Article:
The Thousand Autumns of Jacob de Zoet by David Mitchell

51w0Vx1mLOL._SY344_BO1,204,203,200_“If only,” Shiroyama dreams, “human beings were not masks behind masks behind masks. If only this world was a clean board of lines and intersections. If only time was a sequence of considered moves and not a chaos of slippages and blunders.”

What it’s about: The novel is divided into four parts, although the last section is essentially an epilogue. The first, and strongest, section is set on the artificial island of Dejima, off the coast of Nagasaki, at the turn of the nineteenth century. There the employees of the Dutch East Indies Company are confined as they trade with Japan, forbidden to pass through the land gate for fear that they will infect the cloistered country with their culture or, worse, their Christianity. There the clerk Jacob de Zoet toils over the company books, exposing endemic corruption, much to the annoyance of his colleagues. Then he sees Miss Aibagawa, a midwife with a burn disfiguring half her face, who is studying with the Dutch doctor on Dejima — and he unexpectedly falls in love.

The scene where Jacob meets Miss Aibagawa is probably the most delightful scene in the book. Dejima’s mascot monkey runs into the warehouse where Jacob is working, carrying a human leg that he has pilfered from the surgery just after its amputation, and pursued by Miss Aibagawa. Jacob, hoping to impress her, is roundly humiliated by the monkey, after which Miss Aibagawa coaxes him out with the last of Jacob’s tobacco. A later scene in the hospital garden is just as memorable. Jacob unexpectedly confesses to Miss Aibagawa that he thinks she is beautiful, while the plants and insects surrounding them mirror the myriad emotions he feels.

The second part of the novel leaves Dejima and Jacob’s point of view, and here the story loses its way somewhat. Miss Aibgawa’s father has died in debt, so she is sold to a powerful monk to live in a mountaintop nunnery, where there are mysterious, sinister goings-on. Mitchell hints at the supernatural but never fully explores this theme, to this reader’s dissatisfaction. I may have disconnected somewhat from the story during this section, but the last scene was both shocking and powerfully moving, catapulting me back in.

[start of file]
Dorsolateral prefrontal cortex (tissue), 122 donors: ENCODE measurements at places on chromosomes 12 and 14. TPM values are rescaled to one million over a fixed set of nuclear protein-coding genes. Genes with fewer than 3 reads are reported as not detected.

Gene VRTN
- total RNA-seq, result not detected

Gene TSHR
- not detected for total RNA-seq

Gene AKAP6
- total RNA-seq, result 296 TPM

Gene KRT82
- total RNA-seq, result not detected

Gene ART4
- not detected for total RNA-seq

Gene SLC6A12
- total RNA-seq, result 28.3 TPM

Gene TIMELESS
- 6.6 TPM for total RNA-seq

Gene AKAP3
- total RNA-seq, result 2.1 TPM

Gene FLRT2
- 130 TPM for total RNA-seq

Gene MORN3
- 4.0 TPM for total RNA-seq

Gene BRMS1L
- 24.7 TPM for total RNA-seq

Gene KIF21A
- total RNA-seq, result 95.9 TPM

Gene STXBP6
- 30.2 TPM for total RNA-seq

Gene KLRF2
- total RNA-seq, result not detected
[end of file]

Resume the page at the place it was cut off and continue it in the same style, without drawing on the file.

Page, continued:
The third section returns to Dejima, with Mitchell playing around with point of view, not always successfully. A British ship is approaching the island, its captain intent on wresting the prize of trade with the Japanese away from the Dutch. Again, the final scene, in which Mitchell plays with the images of the black and white stones used in the game of Go, black and white butterflies and the Japanese tradition of ritual suicide, packs a powerful punch.

What I liked about it: Just before I read this novel, I finished a book about reading that exhorted me to read closely, paying attention to every word choice. Following that advice is well-rewarded when reading Jacob de Zoet. Mitchell has clearly chosen each word carefully, sometimes making up a word if the perfect one didn’t already exist. He has assembled these words into poetic sentences, evocative paragraphs and vivid scenes like intricate jewel boxes. When reading Jacob de Zoet, you have no choice but to read closely. Mitchell is a wonderful writer, and this book is an immense pleasure to read. The reader becomes immersed in the exotic world that the author has crafted.

You might like this if: You enjoy detailed, complex, well-crafted historical fiction, similar to Sea of Poppies by Amitav Ghosh, or you liked other books by Mitchell, such as Cloud Atlas.

Sidenote: The title is a reference to one of the native poetical names for Japan, The Land of a Thousand Autumns.

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